Jonathan Ernst/Reuters
Christine O' Donnell, Delaware Republican U.S. Senate nominee, waves as she takes the stage to address the Family Research Council's Values Voter Summit in Washington on Friday September 17.

Class as a way of understanding Christine O’Donnell and the tea party

With her tea party-fueled victory in Delaware, Christine O’Donnell has soared to national prominence faster than you can say 'Sarah Palin.' Are critics of both parties being condescending?

Following her tea party-fueled victory in Delaware’s GOP senate primary this past week, Christine O’Donnell has soared to national prominence faster than you can say “Sarah Palin.” In fact, many are likening O’Donnell to the mama grizzly herself.

IN PICTURES: Tea Parties

Let us count the ways:

• A folksy style that laughs off her party’s hierarchy. (We’re talking about you, Karl Rove).
• A working class background to be proud of. (She may not be able to gut a moose, but she probably changes the oil in her car.)
• A certain kind of femininity attractive to both men and women. (In a Daily Beast column headlined “Watch Your Back, Sarah,” Bloomberg’s Margaret Carlson warns Palin “not to be upstaged by the new It Girl on the block.”)
• A stick-to-her-guns attitude. (Addressing the conservative Values Voter Summit in Washington Friday, O’Donnell resuscitated the “death panel” charge against health care reform.)
• A meteoric rise in media attention. (She’ll be on two of the most prominent Sunday TV talk shows.)
• And a tendency to colorful rhetorical flourishes like, “I can see Pennsylvania from Delaware.” (OK, we made that up.)

Liberals and Democrats are dredging up O’Donnell’s checkered past – not hard to do, since establishment Republicans already had done that in promoting US Rep. Mike Castle for the senate post. One who is not doing that is Chris Coons, O’Donnell’s Democratic opponent in the race.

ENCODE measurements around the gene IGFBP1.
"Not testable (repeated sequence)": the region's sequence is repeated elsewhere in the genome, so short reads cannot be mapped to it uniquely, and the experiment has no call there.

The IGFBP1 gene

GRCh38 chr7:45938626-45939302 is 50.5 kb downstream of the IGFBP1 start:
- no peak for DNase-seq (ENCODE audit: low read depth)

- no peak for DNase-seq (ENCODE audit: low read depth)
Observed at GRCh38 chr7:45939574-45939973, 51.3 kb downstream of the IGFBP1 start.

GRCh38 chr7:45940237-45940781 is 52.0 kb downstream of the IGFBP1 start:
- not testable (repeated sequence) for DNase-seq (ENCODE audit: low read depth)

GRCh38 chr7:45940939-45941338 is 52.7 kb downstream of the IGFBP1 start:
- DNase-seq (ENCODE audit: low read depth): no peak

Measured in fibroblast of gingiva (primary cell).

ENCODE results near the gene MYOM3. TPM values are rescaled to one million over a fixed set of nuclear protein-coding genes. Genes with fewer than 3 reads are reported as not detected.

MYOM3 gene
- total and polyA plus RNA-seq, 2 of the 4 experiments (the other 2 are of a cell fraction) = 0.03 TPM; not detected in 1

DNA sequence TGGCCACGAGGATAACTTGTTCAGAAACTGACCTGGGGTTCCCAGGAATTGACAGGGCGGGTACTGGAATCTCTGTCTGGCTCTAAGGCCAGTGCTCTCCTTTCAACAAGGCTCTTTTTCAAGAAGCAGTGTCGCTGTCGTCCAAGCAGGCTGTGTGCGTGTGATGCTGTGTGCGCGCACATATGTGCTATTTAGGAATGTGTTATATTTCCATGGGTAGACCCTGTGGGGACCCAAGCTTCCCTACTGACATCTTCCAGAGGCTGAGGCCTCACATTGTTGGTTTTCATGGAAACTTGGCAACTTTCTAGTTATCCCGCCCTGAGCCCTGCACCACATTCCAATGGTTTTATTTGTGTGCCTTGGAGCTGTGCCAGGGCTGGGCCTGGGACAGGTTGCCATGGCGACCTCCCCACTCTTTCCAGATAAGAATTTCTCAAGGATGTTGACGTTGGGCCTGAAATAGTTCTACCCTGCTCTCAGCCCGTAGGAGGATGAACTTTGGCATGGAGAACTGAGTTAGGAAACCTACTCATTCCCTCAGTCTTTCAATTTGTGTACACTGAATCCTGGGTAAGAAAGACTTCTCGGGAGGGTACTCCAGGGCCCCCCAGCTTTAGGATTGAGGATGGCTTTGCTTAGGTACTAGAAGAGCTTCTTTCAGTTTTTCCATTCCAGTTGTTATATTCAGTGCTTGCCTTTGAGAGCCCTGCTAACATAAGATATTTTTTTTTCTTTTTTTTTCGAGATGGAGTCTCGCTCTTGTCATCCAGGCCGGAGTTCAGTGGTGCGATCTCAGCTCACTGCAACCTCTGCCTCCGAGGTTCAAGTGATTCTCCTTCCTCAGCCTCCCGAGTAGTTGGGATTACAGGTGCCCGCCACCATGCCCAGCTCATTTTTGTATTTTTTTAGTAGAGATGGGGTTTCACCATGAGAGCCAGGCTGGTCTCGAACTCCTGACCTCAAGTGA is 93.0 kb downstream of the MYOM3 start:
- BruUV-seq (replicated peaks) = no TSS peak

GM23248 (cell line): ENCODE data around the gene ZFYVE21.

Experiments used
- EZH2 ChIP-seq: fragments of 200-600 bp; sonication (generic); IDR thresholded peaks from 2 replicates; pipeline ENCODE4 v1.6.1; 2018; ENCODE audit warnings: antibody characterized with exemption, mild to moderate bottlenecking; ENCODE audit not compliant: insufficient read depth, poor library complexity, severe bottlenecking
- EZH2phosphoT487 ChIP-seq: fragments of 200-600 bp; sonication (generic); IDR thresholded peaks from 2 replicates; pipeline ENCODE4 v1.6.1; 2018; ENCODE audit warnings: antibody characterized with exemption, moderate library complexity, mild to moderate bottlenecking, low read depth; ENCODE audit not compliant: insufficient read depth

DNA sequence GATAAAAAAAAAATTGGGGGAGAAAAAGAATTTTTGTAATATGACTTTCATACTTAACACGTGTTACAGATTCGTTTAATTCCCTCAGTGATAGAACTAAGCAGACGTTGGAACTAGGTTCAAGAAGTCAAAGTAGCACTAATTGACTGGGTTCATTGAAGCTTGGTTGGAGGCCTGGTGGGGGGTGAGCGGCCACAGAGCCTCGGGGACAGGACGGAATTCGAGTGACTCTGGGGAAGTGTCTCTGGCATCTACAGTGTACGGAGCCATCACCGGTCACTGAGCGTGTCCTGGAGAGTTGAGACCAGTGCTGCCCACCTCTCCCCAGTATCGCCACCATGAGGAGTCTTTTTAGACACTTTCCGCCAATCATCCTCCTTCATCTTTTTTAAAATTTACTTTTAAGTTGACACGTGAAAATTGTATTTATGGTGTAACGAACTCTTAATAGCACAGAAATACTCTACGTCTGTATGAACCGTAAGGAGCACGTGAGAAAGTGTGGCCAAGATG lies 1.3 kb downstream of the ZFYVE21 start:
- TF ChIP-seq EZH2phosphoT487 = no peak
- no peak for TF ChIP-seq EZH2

“I don't think [voters are] particularly interested in statements that either of us made 20 or 30 years ago,” he said at a candidates’ forum Thursday. (Probably just as well. As a college student, Coons wrote an article titled “Chris Coons: The Making of a Bearded Marxist.”)

“I thank you for that gentlemanly approach,” O’Donnell replied.

Republicans love to tar Democrats with waging “class warfare” on things like the federal minimum wage and whose taxes to cut.

But some observers are beginning to see class as an issue within the GOP itself as it struggles to balance its traditional view of who should be in the club with the tea party insurgency that has notched significant wins over establishment Republican candidates in this year’s primary elections.

In a thoughtful and provocative column in Salon, Glenn Greenwald examines this.

“There are some reactions to the Tea Party movement coming from many different directions – illustrated by the patronizing mockery of Christine O'Donnell – which I find quite misguided, revealingly condescending, and somewhat obnoxious,” he writes, referring to O’Donnell critics of both parties.

“Much of the patronizing derision and scorn heaped on people like Christine O'Donnell have very little to do with their substantive views – since when did right-wing extremism place one beyond the pale? – and much more to do with the fact they're so … unruly and unwashed,” Greenwald continues. “To members of the establishment and the ruling class (like Rove), these are the kinds of people – who struggle with tuition bills and have their homes foreclosed – who belong in Walmarts, community colleges, low-paying jobs, and voting booths on command, not in the august United States Senate.”

Greenwald observes that Bill Clinton drew the same kind of criticism when he came to Washington. Even though he’d been educated at Yale and Oxford, Clinton had been raised by a working-class single mother, and he “exuded all sorts of cultural signifiers perceived as uncouth.”

“I'm not defending Palin or O'Donnell; they both hold views, most views, which I find repellent,” Greenwald writes. “But it's hard not to notice the double standard which treats quite respectfully many politicians with the right lineage who espouse views every bit as radical. This is the kind of condescension that causes Sarah Palin's anti-elitism screeds to resonate and to channel genuine resentments.”

Americans like to think of themselves as living in a classless society. That’s one reason we revolted in the first place. But that’s never been true, whether one is a Democrat or a Republican. And the reaction to the tea parties – there are many of them – is proving that.

IN PICTURES: Tea Parties

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